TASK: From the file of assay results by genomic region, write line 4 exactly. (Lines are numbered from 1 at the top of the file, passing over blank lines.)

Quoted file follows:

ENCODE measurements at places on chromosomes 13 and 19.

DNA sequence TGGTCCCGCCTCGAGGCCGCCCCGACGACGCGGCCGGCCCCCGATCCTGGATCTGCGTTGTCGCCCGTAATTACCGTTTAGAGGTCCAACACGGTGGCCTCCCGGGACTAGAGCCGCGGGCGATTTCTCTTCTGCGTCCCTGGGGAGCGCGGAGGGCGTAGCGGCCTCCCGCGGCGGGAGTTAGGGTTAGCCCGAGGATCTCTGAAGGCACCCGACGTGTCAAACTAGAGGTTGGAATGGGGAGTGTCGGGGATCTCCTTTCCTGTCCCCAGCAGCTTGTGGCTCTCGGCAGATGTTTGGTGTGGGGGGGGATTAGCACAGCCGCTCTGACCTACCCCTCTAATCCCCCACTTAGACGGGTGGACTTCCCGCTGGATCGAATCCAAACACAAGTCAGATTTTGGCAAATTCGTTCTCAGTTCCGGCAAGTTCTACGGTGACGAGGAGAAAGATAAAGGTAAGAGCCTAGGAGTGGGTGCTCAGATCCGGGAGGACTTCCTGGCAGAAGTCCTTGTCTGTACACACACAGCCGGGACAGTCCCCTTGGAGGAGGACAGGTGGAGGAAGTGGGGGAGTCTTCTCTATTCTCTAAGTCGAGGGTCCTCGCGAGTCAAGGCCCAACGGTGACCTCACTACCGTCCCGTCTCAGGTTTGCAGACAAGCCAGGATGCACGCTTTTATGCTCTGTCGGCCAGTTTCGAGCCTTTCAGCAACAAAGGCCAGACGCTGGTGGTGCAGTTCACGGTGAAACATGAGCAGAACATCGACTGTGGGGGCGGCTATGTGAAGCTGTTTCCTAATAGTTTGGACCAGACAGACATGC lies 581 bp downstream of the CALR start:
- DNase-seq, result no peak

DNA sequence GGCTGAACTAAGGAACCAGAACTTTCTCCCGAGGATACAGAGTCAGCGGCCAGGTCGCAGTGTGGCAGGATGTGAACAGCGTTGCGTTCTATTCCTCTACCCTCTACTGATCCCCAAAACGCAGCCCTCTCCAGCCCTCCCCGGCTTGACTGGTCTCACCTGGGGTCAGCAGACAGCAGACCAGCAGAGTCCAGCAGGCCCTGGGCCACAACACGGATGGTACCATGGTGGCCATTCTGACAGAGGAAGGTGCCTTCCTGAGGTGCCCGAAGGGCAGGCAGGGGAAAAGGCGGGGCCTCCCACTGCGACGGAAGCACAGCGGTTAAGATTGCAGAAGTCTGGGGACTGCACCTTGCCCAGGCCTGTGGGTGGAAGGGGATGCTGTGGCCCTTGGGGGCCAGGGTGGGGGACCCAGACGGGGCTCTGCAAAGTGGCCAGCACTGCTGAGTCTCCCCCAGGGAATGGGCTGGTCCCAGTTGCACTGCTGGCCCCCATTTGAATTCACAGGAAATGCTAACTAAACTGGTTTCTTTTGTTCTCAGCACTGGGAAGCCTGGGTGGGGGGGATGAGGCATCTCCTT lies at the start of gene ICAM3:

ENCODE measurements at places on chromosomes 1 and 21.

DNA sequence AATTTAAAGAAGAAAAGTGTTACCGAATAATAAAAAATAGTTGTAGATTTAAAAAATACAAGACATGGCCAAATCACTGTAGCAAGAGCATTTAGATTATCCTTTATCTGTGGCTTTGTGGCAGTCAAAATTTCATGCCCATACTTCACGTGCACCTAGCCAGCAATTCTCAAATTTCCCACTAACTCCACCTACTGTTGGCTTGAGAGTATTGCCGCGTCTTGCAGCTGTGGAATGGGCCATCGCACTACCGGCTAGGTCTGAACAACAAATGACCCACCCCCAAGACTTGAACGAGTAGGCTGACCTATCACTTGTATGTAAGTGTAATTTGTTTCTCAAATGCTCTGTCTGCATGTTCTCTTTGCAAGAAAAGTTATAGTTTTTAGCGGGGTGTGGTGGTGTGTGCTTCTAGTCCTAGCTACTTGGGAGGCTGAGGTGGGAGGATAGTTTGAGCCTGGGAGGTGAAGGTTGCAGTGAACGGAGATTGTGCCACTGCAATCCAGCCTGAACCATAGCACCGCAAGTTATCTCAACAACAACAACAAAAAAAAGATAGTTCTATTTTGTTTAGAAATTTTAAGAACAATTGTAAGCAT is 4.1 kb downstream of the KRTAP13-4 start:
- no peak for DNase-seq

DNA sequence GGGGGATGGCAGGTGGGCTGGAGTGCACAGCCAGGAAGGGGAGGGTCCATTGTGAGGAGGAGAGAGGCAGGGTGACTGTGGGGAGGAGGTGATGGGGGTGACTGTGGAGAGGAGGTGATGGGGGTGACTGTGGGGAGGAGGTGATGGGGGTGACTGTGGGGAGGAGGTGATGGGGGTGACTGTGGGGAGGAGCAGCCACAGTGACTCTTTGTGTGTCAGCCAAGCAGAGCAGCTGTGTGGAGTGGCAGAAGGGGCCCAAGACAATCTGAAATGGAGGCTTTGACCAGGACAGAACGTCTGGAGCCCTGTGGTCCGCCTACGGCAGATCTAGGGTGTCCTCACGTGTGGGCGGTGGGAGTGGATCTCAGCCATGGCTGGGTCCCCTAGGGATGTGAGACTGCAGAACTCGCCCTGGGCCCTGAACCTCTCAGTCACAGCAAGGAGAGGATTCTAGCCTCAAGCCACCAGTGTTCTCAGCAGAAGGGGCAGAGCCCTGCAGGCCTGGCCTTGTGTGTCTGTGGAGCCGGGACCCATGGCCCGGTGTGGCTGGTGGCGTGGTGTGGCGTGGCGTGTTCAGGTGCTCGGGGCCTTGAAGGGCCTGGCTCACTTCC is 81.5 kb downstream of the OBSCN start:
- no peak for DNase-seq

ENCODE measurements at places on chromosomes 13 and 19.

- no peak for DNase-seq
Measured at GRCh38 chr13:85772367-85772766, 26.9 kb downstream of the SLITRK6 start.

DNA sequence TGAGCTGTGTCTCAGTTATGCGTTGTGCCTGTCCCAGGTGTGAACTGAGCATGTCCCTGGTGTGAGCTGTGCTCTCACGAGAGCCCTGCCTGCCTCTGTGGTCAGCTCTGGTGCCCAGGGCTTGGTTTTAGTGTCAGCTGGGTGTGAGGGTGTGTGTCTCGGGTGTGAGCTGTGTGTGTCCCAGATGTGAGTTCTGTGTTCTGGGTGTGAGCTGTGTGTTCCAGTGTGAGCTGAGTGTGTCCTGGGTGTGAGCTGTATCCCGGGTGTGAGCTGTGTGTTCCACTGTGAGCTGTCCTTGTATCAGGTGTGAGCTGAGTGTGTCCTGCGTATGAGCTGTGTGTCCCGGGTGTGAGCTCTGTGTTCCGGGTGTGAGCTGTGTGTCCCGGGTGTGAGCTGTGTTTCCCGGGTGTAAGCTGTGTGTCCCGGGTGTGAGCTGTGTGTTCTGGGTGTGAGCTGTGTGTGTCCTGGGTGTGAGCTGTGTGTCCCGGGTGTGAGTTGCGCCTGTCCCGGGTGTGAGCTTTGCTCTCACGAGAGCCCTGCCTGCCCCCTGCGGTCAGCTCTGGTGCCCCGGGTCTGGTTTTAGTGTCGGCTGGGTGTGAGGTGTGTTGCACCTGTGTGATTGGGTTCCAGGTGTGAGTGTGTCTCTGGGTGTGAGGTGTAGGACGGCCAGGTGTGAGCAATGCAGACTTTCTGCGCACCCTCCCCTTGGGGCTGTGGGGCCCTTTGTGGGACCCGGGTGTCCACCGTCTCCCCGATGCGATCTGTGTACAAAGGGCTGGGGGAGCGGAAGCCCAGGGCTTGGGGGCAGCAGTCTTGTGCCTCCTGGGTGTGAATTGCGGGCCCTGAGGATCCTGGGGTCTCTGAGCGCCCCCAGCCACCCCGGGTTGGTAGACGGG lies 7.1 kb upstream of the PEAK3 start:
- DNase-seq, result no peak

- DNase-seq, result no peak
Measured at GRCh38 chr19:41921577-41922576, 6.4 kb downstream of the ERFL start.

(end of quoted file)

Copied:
DNA sequence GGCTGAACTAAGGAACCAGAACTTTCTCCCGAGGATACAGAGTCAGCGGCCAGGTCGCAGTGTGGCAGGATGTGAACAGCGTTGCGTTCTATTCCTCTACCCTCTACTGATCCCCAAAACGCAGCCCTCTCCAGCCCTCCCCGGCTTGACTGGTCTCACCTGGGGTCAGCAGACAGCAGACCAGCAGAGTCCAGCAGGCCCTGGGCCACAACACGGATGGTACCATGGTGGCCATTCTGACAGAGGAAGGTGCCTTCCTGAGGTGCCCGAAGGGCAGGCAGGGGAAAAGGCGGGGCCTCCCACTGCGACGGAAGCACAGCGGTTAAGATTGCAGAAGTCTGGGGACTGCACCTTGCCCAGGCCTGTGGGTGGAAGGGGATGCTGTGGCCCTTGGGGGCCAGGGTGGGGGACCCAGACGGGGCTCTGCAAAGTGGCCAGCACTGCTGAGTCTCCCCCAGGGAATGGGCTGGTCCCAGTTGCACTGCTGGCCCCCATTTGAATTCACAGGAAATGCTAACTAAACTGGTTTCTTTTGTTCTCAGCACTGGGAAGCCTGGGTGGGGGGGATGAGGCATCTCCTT lies at the start of gene ICAM3: